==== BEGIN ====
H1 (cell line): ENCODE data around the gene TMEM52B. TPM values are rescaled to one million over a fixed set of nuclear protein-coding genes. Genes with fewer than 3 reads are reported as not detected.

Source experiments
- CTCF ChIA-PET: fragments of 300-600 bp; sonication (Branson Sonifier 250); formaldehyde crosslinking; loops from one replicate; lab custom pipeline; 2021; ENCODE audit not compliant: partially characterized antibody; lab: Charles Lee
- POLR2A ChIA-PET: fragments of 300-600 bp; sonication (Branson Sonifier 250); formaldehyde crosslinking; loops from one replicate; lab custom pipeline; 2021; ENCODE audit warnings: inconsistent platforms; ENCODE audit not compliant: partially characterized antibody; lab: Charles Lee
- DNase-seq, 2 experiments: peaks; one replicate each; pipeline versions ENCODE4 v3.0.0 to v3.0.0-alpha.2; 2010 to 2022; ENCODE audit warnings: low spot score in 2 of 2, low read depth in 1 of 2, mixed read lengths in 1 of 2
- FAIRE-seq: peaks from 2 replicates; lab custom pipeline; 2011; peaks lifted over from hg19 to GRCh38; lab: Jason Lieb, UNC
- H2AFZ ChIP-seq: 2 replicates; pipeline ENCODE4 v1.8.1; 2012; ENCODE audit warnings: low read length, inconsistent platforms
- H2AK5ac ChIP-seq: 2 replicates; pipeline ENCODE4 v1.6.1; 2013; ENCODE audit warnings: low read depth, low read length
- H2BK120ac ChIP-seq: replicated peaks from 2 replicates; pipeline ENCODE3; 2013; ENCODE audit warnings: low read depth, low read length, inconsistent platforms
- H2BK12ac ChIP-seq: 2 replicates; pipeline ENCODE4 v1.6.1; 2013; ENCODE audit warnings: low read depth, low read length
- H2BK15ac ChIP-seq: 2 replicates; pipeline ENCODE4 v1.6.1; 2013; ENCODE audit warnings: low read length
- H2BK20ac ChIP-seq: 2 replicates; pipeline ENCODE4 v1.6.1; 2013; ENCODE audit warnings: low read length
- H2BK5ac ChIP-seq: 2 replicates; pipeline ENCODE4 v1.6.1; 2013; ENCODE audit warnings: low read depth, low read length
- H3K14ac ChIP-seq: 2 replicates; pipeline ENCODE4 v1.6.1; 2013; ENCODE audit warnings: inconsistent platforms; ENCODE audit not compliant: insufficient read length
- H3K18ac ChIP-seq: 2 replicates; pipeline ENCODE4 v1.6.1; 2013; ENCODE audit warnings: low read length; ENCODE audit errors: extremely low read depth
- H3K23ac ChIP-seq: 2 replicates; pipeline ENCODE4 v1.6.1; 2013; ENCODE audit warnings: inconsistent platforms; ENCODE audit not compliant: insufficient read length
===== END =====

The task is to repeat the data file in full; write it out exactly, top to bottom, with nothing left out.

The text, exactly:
H1 (cell line): ENCODE data around the gene TMEM52B. TPM values are rescaled to one million over a fixed set of nuclear protein-coding genes. Genes with fewer than 3 reads are reported as not detected.

Source experiments
- CTCF ChIA-PET: fragments of 300-600 bp; sonication (Branson Sonifier 250); formaldehyde crosslinking; loops from one replicate; lab custom pipeline; 2021; ENCODE audit not compliant: partially characterized antibody; lab: Charles Lee
- POLR2A ChIA-PET: fragments of 300-600 bp; sonication (Branson Sonifier 250); formaldehyde crosslinking; loops from one replicate; lab custom pipeline; 2021; ENCODE audit warnings: inconsistent platforms; ENCODE audit not compliant: partially characterized antibody; lab: Charles Lee
- DNase-seq, 2 experiments: peaks; one replicate each; pipeline versions ENCODE4 v3.0.0 to v3.0.0-alpha.2; 2010 to 2022; ENCODE audit warnings: low spot score in 2 of 2, low read depth in 1 of 2, mixed read lengths in 1 of 2
- FAIRE-seq: peaks from 2 replicates; lab custom pipeline; 2011; peaks lifted over from hg19 to GRCh38; lab: Jason Lieb, UNC
- H2AFZ ChIP-seq: 2 replicates; pipeline ENCODE4 v1.8.1; 2012; ENCODE audit warnings: low read length, inconsistent platforms
- H2AK5ac ChIP-seq: 2 replicates; pipeline ENCODE4 v1.6.1; 2013; ENCODE audit warnings: low read depth, low read length
- H2BK120ac ChIP-seq: replicated peaks from 2 replicates; pipeline ENCODE3; 2013; ENCODE audit warnings: low read depth, low read length, inconsistent platforms
- H2BK12ac ChIP-seq: 2 replicates; pipeline ENCODE4 v1.6.1; 2013; ENCODE audit warnings: low read depth, low read length
- H2BK15ac ChIP-seq: 2 replicates; pipeline ENCODE4 v1.6.1; 2013; ENCODE audit warnings: low read length
- H2BK20ac ChIP-seq: 2 replicates; pipeline ENCODE4 v1.6.1; 2013; ENCODE audit warnings: low read length
- H2BK5ac ChIP-seq: 2 replicates; pipeline ENCODE4 v1.6.1; 2013; ENCODE audit warnings: low read depth, low read length
- H3K14ac ChIP-seq: 2 replicates; pipeline ENCODE4 v1.6.1; 2013; ENCODE audit warnings: inconsistent platforms; ENCODE audit not compliant: insufficient read length
- H3K18ac ChIP-seq: 2 replicates; pipeline ENCODE4 v1.6.1; 2013; ENCODE audit warnings: low read length; ENCODE audit errors: extremely low read depth
- H3K23ac ChIP-seq: 2 replicates; pipeline ENCODE4 v1.6.1; 2013; ENCODE audit warnings: inconsistent platforms; ENCODE audit not compliant: insufficient read length